I think we are all missing the point here. It's not about freedom of speech. This is about not doing something you told everyone you're not going to do (in your code of ethics).
However, on skimming though the document, it doesn't actually seem to prohibit what he is doing. It bands pressuring someone to vote a particular way or to contribute to a cause. You can't use company resources without running it past the legal department. You can't do politics on company time or expenses. You can't bribe a politician to win a contract.
So unless, I'm missing something, or Larry hasn't told his legal team - he is probably in the clear.
Oracle employees have absolutely no right to determine what Ellison says
Is anyone claiming otherwise? Certainly the petition doesn't.
The petition claims that Ellison's actions conflict with the Oracle code of ethics. They don't say that the CoE governs, or should govern, Ellison's actions here; they say his actions "[do] not affirm" the principles of the CoE. The implication (the warrant, in Toulmin's terminology) is that Ellison, as chair and CTO of Oracle, should conduct his public personal business in agreement with his company's CoE, as a sign of good faith.
There's also an explicit claim that Ellison's position damages Oracle by opposing social goods which Oracle has publicly (through the CoE) claimed are important to the firm.
It's really not a difficult argument to understand, and I am tempted to regard the misinterpretations of it by some commentators as willful.
The way it works in the US is that your freedom of speech is multiplied up by the number of millions of dollars you are willing to spend on airing your laudable or obnoxious ideas. As I understand it that has been confirmed by the Supreme Court: spending millions to support a particular politician is part of your freedom of speech. If you don't have millions to spend on TV ads, you remain fully entitled to announce in your local bar that you hate Donald. Good luck with that.
It's "you hate THE Donald.". The Great Orange Twat has always been called that in his 'home' town of NYC (who don't want him back), so please continue to use this grammatically correct identification.
This public service message brought to you by Cheetos. Because we really don't want him either, but since he looks like us we've been stuck with him.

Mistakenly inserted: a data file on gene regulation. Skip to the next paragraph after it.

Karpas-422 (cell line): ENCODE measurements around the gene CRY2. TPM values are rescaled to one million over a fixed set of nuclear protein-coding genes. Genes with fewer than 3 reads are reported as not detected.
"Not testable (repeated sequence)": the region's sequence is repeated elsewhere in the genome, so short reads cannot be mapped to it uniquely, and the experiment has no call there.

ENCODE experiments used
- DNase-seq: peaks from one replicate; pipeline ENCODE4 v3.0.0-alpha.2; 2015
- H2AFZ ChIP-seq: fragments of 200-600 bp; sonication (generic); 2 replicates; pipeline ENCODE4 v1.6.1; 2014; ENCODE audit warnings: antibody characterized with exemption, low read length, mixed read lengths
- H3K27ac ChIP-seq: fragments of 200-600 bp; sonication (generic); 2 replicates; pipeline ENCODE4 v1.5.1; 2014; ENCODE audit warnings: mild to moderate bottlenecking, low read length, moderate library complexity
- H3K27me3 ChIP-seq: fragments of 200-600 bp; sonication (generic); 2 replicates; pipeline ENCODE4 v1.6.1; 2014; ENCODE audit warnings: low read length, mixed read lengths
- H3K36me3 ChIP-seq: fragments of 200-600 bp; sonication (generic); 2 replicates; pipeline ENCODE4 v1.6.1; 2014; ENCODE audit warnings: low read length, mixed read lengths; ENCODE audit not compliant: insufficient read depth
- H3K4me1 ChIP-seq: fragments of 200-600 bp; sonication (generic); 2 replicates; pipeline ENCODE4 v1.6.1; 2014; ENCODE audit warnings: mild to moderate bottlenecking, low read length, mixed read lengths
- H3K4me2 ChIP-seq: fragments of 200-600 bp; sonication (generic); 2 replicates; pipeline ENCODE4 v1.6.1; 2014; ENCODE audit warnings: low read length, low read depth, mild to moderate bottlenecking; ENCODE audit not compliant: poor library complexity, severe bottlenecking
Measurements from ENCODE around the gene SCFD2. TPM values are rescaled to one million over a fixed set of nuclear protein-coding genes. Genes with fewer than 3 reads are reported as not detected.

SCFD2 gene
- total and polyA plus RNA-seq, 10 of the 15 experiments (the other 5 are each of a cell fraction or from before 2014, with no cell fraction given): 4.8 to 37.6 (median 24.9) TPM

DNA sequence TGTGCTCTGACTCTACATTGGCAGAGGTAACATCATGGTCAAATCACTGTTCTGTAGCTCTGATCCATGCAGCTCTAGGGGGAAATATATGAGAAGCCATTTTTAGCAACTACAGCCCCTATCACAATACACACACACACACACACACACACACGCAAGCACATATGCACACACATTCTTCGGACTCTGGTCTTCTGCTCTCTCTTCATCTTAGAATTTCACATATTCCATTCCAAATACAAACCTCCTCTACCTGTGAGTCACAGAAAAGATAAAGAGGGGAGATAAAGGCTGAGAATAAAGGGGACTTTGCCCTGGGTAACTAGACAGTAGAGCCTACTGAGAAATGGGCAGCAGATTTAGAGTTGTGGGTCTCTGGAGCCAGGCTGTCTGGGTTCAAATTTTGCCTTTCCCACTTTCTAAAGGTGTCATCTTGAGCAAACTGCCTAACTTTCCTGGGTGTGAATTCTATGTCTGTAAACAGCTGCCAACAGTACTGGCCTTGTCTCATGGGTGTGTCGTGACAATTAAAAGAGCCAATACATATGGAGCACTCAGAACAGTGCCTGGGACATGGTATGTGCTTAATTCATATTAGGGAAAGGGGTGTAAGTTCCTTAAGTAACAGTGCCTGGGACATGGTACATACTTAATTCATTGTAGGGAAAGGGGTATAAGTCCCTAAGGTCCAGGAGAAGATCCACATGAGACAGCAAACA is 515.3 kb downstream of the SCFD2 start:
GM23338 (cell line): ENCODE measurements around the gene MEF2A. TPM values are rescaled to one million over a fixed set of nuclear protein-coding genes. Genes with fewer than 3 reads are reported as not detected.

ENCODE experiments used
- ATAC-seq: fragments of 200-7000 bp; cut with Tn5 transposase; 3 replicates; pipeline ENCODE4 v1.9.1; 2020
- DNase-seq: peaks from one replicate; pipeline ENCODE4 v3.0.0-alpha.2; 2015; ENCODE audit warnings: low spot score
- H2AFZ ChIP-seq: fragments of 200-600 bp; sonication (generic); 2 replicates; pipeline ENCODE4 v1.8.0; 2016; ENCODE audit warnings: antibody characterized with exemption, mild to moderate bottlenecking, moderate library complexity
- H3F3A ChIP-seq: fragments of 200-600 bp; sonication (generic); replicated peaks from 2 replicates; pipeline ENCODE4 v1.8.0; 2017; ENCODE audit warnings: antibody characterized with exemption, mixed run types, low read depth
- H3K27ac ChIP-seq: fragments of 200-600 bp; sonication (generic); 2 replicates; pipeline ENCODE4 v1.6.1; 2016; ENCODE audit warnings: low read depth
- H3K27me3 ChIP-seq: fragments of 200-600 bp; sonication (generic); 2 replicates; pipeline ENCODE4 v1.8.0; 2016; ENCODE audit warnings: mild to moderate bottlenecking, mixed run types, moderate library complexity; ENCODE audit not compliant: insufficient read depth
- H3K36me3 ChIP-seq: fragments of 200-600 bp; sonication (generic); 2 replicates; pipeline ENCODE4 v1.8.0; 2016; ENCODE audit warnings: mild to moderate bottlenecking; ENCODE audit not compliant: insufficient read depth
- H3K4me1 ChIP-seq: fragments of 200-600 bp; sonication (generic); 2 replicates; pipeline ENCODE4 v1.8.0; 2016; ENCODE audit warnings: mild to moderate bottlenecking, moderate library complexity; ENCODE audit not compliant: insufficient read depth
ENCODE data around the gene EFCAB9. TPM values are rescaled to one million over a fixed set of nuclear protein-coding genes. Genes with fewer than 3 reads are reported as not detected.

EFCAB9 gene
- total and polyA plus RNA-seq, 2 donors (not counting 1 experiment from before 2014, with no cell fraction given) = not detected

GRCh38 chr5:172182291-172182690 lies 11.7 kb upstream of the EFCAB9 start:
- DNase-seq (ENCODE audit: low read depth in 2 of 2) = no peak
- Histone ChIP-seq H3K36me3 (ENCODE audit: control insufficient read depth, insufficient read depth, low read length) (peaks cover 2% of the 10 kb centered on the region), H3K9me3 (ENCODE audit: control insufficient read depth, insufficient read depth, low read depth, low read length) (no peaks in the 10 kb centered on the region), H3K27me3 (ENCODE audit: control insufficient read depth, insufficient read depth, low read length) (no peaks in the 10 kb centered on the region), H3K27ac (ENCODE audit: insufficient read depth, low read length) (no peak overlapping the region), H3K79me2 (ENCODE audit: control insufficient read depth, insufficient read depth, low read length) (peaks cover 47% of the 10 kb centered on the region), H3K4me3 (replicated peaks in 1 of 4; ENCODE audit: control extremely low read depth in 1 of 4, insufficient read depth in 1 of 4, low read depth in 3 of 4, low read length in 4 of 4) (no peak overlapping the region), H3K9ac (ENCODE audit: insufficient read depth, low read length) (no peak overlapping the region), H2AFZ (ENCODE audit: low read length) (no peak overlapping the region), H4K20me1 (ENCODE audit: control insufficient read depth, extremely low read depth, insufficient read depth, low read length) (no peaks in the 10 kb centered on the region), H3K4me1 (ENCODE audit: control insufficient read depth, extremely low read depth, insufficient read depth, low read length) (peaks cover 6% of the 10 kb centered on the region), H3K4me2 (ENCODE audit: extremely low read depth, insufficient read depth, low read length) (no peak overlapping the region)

I saw a headline for a news story the other day "What it's like when your parents come out as LBGTQ" and I thought WTF? How many parents did this guy have to get the full set? Or were one or more of his parents multiple options within LGBTQ? Lazy journos perpetuate these sorts of errors then they become normalised,
You forgot the "+" that has to be tagged on.
Soon the acronym will be so long it may as just have a "-" to say who isn't in the club
Before the flames, I don't give a flying fuck about someone's gender / sexuality.
Actually, can we add FF to it?
> Is this Oracle sponsoring this event or Larry personally?
It appears that it is indeed Larry's personal shindig, at his own Rancho Mirage (no idea where that is). So, Oracle employees have no say whatsoever in this.
Ethics, shmetics. Corporate Code Of Ethics? Seriously?
[ Cue in Silicon Valley: Tethics. ]
Just like everyone else, Larry has the right to political freedom of speech. As disturbing as that may be.
Disclaimer: I am not endorsing Larry Ellison's political views. Quite far from it.
> No one is saying Larry doesn't have freedom of speech.
Yes, they are saying exactly that when they are waving some Oracle Code Of Ethics document and using it to tell Larry he can't campaign or fundraise for Trump, because that's against company values.
That is an attempt at restricting speech. It's the functional equivalent of saying I disagree with your political views, therefore you can't voice them.
Clearly these employees need retraining, because - as well as losing the distinction between professional and private lives - they seem to be unfamiliar with Oracle's code of ethics.
It lists "core values", and they don't include either "diversity" or "inclusiveness". The word "diversity" appears only in the context of non-discrimination in employment, and even then it's not at the level of a "core value". "Inclusiveness" doesn't appear at all.
I was amazed by the ethics training I had to do annually when I worked there. There was a lot of emphasis on telling people not to do things that almost nobody I've met would have considered reasonable in the first place. It did make me wonder what kind of people they recruited, but then I realized it was probably all about salespeople
This is Larry's personal pleasure, though the US Supreme Court did make a landmark decision a few years ago that effectively took the lid of donations to political campaigns. Meaning that the US political system is essentially a plutocracy and most US citizens seem happy with this. Lots of individuals, companies and lobbying organisations now regularly give to all (both) parties to make sure they get the legislation they wanted. Silicon Valley types are now for giving to the Democrats but you didn't see many of them complaining about Trump's cuts in corporation tax…